BRICS still relevant, no cracks in partnership, says delegate
By Sim Sim Wissgott

Differences between BRICS countries are bound to occur but there are no cracks in the partnership and, far from losing its relevance, it is destined for expansion, a South African delegate attending the 9th BRICS Summit in Xiamen, China, told CGTN on the sidelines of talks on Monday.

A recent dispute between China and India in the Donglang border area seemed to confirm the opinion of critics who argue the five BRICS partners – Brazil, Russia, India, China and South Africa – have too little in common to make an impact.

Chinese President Xi Jinping (R) welcomes Indian Prime Minister Narendra Modi for a banquet dinner during the BRICS Summit in Xiamen, China on September 4, 2017. /AFP Photo

However, the two countries ended their two-month standoff just a week before Chinese President Xi Jinping and Indian Prime Minister Narendra Modi were due to meet at the BRICS Summit in Xiamen, as India withdrew troops from the area.

“We’re going to have those kinds of things happening,” Sunil Geness, chairman of the Deregulation group of South Africa’s BRICS Business Council, told CGTN in the southeastern Chinese city on Monday.

“The fact that these two leaders have come out here... it shows there’s a conviction, there’s nothing that cannot be discussed in an open and transparent manner,” he noted.

“There will be differences on issues, fundamental differences based on the geopolitics of the region itself and the fact that both India and China are leading economies... which means that you’re going to have two heavyweights which are in the same region, competing for similar resources and positioning from a geopolitical perspective.”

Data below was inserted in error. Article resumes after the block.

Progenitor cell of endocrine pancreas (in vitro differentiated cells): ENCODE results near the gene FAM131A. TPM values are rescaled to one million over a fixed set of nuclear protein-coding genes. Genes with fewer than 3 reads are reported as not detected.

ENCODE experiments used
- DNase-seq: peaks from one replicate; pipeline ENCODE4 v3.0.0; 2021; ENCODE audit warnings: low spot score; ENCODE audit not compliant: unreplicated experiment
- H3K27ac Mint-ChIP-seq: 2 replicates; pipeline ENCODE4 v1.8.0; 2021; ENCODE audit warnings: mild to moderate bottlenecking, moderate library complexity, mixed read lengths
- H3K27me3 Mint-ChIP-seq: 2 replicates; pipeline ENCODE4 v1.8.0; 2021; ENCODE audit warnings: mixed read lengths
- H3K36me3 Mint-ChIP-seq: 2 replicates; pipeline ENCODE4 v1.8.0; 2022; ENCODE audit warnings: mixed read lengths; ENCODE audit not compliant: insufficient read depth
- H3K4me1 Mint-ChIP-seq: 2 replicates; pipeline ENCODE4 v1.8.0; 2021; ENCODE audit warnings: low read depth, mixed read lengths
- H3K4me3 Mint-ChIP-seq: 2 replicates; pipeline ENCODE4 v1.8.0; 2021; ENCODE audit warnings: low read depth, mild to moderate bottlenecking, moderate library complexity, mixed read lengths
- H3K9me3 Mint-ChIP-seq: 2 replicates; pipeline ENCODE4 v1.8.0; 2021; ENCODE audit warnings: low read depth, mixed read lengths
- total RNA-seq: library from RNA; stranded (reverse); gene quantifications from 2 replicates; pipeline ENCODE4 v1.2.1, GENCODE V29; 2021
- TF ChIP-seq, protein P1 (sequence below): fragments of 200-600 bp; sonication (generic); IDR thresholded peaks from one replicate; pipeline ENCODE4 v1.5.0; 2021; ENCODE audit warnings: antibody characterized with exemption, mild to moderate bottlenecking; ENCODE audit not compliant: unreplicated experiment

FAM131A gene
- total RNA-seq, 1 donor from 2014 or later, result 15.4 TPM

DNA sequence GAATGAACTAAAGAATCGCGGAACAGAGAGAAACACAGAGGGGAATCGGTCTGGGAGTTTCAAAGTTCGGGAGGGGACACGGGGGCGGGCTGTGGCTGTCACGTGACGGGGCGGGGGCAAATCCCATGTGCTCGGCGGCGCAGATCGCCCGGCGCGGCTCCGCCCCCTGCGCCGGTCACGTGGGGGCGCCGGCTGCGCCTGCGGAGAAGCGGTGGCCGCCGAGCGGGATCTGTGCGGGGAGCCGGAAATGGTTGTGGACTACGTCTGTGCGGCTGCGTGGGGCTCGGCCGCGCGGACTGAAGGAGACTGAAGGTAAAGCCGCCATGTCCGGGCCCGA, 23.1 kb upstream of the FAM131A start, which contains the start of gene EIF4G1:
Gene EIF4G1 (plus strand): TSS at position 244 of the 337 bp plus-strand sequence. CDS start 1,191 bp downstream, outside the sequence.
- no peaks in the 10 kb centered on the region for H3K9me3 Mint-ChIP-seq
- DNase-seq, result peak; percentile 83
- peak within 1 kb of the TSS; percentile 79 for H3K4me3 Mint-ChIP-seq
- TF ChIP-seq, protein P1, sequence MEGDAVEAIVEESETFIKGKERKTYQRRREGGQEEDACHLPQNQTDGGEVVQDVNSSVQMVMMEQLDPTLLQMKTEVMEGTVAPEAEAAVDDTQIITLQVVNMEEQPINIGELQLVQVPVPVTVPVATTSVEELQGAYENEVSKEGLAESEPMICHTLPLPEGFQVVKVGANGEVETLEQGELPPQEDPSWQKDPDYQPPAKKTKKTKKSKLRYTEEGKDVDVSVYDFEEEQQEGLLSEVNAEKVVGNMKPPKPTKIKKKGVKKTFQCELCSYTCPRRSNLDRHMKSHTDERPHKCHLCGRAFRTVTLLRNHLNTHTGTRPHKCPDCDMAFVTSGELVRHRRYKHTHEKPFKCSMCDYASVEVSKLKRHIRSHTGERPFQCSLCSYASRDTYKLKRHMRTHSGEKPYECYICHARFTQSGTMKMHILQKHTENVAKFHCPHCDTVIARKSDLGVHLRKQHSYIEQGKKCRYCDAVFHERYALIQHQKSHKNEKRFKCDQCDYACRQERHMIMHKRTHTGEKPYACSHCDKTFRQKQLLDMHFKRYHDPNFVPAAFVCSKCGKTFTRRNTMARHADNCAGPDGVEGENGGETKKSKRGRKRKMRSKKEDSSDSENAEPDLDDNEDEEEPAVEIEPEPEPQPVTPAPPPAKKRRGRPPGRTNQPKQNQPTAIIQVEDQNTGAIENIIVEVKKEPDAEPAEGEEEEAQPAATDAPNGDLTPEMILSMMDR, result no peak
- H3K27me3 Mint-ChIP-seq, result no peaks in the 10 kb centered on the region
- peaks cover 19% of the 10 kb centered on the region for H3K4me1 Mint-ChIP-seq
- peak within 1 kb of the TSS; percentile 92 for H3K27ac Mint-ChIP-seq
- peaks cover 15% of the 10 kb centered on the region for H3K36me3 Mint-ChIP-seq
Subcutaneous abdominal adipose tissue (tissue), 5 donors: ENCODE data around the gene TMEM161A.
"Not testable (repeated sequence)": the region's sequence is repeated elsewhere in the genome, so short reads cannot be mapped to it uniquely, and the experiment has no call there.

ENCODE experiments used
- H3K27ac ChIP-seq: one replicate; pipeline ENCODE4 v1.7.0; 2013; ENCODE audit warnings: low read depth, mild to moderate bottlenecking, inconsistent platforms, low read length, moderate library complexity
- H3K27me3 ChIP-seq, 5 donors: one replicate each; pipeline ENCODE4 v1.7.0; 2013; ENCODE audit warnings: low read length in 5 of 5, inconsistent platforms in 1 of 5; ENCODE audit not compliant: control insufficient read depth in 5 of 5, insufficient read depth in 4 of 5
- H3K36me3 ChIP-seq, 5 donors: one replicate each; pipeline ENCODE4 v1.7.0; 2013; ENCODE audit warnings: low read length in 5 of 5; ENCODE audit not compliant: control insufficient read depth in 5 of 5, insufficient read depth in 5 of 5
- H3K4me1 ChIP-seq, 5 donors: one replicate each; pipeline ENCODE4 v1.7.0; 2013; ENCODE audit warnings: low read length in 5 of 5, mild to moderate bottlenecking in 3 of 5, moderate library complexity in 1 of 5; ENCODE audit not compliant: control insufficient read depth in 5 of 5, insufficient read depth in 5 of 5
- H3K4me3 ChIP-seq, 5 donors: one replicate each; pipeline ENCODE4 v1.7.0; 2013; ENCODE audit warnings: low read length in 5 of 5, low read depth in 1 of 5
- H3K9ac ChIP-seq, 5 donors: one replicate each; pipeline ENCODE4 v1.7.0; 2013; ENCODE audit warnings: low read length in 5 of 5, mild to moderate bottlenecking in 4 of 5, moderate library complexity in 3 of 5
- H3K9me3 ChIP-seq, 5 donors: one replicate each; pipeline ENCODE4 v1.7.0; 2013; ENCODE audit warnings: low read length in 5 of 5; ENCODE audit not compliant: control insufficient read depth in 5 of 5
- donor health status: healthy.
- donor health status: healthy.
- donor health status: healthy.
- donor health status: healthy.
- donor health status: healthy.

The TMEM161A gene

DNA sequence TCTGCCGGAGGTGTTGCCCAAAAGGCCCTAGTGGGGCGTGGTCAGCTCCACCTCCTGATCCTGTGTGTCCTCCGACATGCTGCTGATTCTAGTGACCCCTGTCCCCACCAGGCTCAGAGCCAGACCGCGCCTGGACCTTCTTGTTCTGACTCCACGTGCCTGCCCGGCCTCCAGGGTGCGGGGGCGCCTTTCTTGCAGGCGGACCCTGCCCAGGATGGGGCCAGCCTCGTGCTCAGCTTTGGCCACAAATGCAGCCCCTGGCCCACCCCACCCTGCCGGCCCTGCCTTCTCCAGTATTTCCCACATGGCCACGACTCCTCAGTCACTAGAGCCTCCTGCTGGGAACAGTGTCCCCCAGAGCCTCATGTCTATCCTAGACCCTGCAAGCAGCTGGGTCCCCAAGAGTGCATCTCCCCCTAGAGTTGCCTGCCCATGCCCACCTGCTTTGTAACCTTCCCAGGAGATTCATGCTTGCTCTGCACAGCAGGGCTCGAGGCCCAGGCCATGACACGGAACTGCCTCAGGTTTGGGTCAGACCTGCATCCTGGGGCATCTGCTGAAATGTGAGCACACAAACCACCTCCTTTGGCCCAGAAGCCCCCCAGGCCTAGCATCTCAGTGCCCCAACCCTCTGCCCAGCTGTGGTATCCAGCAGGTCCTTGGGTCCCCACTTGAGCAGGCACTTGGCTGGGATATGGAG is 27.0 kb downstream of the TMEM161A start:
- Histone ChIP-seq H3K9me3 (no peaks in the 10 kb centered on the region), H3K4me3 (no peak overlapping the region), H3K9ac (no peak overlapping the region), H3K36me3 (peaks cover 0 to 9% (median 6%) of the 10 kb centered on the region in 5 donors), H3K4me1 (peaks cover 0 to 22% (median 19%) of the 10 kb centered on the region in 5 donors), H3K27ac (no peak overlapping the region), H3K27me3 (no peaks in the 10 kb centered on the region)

But the benefits to be had from five of the world’s biggest emerging markets working together – from boosting trade links to exchanges of people and ideas – were far more important, Geness insisted.

Delegates arrive prior to the opening ceremony of the BRICS Business Forum in Xiamen, Fujian Province, September 3, 2017. /AFP Photo

Expanding the partnership

Five emerging markets and developing countries – Egypt, Guinea, Mexico, Tajikistan and Thailand – have been invited to this year’s Summit alongside the five BRICS countries under a new concept known as BRICS Plus, launched under China’s chairmanship this year.

And an official expansion of BRICS could soon be on the cards, as the partnership seeks to provide a counterweight to existing Western-dominated blocs, Geness predicted.

“Expanding BRICS in time to come will be a good idea, to ensure that we have a central gravitas of countries that are able to contend and compete with the superpowers of this world,” he said.

The leaders of BRICS countries and five emerging markets and developing countries, and their spouses, pose for a group photo ahead of a banquet during the BRICS Summit in Xiamen, China, September 4, 2017. /AFP Photo

At the same time, BRICS – which has only existed in its current form since 2010 when South Africa joined the group – needs “to perfect” its existing model before it can grow bigger, he urged.  

“The BRICS nations need to demonstrate increasingly successful opportunities and remove the detractors that are out there, to show to them that these BRICS are very serious,” Geness said.

“In due course we can extend this much further to other developing countries like Mexico, like Egypt... other countries, which are on the border and periphery.”

“At the end if you have the same goals and mindset, then you all pool in the same direction. There will be cultural differences and this is what sets us apart but at the same time, those cultural differences add to the richness of the creativity and the innovation” in the partnership, he said.

Besides Xi Jinping and Narendra Modi, Russian President Vladimir Putin, South Africa’s Jacob Zuma and Brazil’s Michel Temer are attending the 9th BRICS Summit, which kicked off on Monday until Tuesday.

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